Tailored nutrition education in the elderly can lead to sustained dietary behaviour change
Place of Publication
School of Medical and Health Sciences
Objectives: Evaluate a 4-week dementia specific nutrition education intervention to determine long term knowledge and healthy dietary behaviour changes in 72 elderly men and women. Design: A mixed method design used qualitative findings to triangulate quantitative within-subject changes to determine efficacy and sustained dietary behaviour change. Setting: Community. Participants: 72 independently-living individuals. Intervention: 4-week dementia specific nutrition education intervention. Measurements: Change in participant attitude, confidence, dietary patterns, cooking behaviour, and knowledge were analysed within-subjects using non-parametric repeated-measures procedures. Significance level was set at 5% (α = 0.05). Effect size (ES) was reported and identified as small (S), medium (M) or large (L) if a significant change was observed. Results: Compared to before the nutrition education intervention participants had an increase in total knowledge (p < 0.001, ES = 0.972 (L)), consumed a greater variety of vegetables (p = 0.007, ES = 0.35 (M)), used less salt (p = 0.006, ES = −0.42 (M-L)) and increased spice use (p < 0.001, ES = 0.40 (M-L)). Participants overcame barriers to enable sustained change, held a positive view on healthy living and believed government should invest in this sector of the community. Sharing and socialisation emerged as important themes that increased program satisfaction. Conclusion: The dementia specific nutrition program produced a large effect in knowledge improvement from pre to post, which was retained at follow up, consolidated observational and participatory learning which produced a moderate increase in healthy dietary behaviours which participants valued and sustained.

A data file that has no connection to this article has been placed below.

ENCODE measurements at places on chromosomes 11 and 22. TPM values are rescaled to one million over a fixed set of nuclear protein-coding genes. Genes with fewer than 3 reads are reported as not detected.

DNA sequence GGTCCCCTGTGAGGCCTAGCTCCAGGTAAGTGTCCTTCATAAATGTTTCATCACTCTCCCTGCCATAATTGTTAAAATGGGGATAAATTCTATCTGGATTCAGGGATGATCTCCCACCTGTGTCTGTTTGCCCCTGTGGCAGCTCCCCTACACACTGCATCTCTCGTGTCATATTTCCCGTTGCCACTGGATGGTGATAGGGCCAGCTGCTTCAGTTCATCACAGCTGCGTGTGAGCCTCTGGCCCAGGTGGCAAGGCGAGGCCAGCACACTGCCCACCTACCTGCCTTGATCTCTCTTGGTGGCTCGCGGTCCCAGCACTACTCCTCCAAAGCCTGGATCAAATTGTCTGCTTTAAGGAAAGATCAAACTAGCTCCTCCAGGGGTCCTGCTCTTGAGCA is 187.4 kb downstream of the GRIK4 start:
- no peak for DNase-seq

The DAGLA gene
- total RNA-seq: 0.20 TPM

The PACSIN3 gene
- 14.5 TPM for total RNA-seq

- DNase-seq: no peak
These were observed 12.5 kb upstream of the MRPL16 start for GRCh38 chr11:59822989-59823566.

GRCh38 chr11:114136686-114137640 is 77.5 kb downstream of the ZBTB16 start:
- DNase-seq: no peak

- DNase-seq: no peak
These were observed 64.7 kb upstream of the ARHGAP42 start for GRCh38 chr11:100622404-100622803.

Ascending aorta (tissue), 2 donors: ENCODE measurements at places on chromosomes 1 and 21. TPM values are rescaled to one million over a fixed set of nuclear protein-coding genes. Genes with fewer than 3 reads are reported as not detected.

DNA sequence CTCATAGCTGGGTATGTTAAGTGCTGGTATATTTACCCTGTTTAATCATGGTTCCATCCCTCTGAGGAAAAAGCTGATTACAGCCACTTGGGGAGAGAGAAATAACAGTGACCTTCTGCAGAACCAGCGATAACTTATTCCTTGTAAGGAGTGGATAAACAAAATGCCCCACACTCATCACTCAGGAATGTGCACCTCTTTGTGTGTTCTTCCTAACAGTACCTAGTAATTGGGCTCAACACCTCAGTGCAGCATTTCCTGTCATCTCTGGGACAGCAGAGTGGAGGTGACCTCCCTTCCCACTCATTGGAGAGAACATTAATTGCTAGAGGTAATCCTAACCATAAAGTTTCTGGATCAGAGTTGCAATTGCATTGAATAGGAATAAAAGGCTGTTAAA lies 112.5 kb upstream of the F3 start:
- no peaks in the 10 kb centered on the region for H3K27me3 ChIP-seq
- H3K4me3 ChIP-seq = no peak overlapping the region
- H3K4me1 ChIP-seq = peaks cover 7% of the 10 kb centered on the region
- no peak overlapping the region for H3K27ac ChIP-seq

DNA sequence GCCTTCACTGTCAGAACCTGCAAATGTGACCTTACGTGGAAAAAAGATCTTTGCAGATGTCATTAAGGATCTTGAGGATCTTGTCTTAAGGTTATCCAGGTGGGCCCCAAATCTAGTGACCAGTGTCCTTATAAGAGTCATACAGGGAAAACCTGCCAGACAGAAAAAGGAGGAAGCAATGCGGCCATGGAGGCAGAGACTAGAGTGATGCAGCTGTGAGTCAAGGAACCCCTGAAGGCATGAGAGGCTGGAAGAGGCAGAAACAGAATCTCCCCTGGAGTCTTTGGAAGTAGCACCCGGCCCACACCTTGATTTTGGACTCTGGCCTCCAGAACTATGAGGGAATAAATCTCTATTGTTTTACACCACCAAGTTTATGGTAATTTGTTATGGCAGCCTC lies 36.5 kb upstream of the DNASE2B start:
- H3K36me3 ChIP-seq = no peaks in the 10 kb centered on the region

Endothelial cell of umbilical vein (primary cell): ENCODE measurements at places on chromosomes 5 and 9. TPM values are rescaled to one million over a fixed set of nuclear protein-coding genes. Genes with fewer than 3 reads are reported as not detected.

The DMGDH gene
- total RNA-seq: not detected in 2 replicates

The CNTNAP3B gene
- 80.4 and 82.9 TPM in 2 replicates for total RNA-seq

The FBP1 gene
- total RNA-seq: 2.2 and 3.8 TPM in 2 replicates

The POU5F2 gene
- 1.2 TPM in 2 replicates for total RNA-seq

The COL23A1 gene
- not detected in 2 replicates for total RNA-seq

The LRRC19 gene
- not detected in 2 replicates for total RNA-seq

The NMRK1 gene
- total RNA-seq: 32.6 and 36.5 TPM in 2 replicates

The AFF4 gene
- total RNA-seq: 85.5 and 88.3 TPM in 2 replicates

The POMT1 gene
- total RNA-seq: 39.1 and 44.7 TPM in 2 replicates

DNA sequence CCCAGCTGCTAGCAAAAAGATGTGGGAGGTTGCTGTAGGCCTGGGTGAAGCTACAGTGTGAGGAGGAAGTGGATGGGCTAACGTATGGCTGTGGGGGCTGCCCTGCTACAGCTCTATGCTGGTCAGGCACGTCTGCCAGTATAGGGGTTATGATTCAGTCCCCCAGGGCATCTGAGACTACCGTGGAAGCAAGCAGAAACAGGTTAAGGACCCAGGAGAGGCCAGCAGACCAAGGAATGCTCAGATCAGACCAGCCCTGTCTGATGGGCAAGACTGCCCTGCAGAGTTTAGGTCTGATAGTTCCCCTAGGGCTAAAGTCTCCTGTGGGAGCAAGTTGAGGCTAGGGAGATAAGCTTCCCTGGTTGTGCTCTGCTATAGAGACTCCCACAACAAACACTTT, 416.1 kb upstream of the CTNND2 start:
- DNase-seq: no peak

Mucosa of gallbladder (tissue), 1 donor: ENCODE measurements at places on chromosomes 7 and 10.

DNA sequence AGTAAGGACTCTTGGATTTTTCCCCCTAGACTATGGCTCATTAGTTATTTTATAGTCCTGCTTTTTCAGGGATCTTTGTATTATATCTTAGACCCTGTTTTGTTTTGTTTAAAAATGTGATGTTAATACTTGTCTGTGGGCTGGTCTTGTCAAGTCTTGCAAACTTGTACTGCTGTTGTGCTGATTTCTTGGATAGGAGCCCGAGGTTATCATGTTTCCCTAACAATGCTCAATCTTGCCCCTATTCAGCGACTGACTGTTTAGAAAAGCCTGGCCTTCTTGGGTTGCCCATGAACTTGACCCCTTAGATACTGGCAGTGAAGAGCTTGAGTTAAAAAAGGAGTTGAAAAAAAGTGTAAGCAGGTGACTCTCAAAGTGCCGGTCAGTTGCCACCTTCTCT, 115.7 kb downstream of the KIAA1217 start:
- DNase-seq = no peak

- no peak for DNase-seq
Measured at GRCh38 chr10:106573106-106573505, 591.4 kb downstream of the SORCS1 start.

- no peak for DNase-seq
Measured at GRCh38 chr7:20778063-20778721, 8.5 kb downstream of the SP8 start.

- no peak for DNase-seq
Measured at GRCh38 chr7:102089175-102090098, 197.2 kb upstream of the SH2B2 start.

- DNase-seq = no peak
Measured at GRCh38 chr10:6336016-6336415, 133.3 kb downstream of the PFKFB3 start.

Not open access